Improper Restriction of Operations within the Bounds of a Memory Buffer
Linux distributions that have not patched their long-term kernels with https://git.kernel.org/linus/a87938b2e246b81b4fb713edb371a9fa3c5c3c86 (committed on April 14, 2015). This kernel vulnerability was fixed in April 2015 by commit a87938b2e246b81b4fb713edb371a9fa3c5c3c86 (backported to Linux 3.10.77 in May 2015), but it was not recognized as a security threat. With CONFIG_ARCH_BINFMT_ELF_RANDOMIZE_PIE enabled, and a normal top-down address allocation strategy, load_elf_binary() will attempt to map a PIE binary into an address range immediately below mm->mmap_base. Unfortunately, load_elf_ binary() does not take account of the need to allocate sufficient space for the entire binary which means that, while the first PT_LOAD segment is mapped below mm->mmap_base, the subsequent PT_LOAD segment(s) end up being mapped above mm->mmap_base into the are that is supposed to be the "gap" between the stack and the binary.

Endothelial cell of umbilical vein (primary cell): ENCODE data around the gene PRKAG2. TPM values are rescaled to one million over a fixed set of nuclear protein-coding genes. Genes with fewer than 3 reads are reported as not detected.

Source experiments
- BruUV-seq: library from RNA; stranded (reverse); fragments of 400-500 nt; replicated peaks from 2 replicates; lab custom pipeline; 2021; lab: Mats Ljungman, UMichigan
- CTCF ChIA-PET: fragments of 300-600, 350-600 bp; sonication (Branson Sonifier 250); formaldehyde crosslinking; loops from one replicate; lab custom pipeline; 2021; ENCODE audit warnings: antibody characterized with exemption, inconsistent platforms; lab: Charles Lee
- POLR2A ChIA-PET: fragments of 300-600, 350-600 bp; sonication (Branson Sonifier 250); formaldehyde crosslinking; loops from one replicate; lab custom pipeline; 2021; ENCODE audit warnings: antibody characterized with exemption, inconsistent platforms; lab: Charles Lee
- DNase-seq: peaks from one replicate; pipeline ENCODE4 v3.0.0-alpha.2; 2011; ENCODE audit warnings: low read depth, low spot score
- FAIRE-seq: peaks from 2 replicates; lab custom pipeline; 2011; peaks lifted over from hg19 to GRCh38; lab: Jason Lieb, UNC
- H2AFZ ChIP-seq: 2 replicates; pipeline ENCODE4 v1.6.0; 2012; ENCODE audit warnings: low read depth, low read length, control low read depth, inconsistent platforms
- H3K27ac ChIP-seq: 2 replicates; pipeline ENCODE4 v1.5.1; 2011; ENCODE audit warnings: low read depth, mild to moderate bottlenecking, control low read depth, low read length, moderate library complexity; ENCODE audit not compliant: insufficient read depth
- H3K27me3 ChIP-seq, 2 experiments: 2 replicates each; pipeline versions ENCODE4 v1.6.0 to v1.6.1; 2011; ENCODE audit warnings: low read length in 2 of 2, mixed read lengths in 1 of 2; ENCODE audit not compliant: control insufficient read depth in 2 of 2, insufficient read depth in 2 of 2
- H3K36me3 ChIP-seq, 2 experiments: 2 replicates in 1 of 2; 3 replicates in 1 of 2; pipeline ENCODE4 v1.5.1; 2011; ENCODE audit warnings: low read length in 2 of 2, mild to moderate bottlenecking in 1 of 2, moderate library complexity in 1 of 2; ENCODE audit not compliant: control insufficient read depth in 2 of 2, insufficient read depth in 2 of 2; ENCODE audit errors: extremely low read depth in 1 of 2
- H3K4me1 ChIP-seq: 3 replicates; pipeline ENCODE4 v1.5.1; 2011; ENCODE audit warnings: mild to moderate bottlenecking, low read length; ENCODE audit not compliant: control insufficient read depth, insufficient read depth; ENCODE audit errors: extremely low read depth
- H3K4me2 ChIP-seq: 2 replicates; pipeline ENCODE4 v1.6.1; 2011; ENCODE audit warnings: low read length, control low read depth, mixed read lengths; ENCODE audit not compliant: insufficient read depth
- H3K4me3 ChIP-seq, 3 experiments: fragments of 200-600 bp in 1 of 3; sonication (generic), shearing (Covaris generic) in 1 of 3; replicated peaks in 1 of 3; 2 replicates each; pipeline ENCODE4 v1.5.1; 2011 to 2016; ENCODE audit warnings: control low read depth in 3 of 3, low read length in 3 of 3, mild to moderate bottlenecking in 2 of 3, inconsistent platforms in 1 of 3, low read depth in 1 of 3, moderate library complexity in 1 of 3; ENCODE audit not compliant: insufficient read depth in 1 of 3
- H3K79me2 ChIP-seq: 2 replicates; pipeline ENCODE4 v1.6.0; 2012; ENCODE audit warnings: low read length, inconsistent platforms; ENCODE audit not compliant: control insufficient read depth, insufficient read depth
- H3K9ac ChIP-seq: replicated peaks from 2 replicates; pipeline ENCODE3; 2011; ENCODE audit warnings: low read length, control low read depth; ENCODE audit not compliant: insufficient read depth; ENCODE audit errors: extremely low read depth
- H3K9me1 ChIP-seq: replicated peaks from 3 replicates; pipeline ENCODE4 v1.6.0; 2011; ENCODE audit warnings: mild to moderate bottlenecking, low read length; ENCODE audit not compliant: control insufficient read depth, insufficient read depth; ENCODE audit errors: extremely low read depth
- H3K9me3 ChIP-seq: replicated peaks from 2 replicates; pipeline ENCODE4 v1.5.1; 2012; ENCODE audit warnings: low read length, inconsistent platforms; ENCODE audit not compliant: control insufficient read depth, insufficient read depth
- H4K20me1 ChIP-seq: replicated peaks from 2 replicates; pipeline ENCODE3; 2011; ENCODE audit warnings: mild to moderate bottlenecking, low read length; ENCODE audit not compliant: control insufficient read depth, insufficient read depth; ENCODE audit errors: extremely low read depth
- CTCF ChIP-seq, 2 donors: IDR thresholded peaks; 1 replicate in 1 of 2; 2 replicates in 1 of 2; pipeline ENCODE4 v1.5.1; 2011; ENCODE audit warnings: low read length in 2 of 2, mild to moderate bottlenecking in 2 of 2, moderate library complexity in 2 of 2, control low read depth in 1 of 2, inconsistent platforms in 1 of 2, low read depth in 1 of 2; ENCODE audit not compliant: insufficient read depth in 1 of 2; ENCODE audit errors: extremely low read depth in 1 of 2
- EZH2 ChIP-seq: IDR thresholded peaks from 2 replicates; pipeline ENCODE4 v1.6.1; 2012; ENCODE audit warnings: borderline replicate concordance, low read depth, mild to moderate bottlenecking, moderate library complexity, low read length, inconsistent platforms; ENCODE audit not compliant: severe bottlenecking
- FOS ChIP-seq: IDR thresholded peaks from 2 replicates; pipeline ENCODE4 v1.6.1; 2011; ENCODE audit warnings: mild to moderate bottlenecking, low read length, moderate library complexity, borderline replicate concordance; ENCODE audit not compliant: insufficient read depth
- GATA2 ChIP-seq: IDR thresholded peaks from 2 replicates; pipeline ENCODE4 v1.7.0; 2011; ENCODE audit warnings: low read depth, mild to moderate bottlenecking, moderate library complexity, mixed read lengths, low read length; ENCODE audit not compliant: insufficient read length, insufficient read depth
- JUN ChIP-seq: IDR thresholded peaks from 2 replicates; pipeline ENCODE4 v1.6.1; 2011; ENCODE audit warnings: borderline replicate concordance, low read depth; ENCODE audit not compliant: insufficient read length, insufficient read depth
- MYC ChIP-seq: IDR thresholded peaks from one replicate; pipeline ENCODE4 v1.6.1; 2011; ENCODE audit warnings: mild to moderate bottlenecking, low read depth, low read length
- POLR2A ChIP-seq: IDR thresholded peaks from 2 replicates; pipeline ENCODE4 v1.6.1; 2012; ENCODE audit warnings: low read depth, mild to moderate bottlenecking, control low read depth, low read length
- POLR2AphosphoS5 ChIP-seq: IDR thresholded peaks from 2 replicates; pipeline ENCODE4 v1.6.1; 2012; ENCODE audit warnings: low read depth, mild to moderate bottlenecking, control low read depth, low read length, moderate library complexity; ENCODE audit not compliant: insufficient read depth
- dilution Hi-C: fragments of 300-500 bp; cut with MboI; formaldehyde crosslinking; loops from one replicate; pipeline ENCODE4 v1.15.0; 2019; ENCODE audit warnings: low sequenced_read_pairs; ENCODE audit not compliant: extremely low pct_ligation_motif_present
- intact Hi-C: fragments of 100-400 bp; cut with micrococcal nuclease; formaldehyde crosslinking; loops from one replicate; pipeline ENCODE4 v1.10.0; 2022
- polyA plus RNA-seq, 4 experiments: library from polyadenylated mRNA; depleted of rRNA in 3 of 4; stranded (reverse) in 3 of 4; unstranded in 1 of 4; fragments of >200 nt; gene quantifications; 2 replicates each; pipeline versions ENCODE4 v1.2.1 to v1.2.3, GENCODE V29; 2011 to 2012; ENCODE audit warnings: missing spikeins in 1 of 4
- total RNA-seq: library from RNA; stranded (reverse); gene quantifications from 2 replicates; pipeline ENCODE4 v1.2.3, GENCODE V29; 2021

CWE-119 - Buffer Overflow
Buffer overflow attacks involve data transit and operations exceeding the restricted memory buffer, thereby corrupting or overwriting data in adjacent memory locations. Such overflow allows the attacker to run arbitrary code or manipulate the existing code to cause privilege escalation, data breach, denial of service, system crash and even complete system compromise. Given that languages such as C and C++ lack default safeguards against overwriting or accessing data in their memory, applications utilizing these languages are most susceptible to buffer overflows attacks.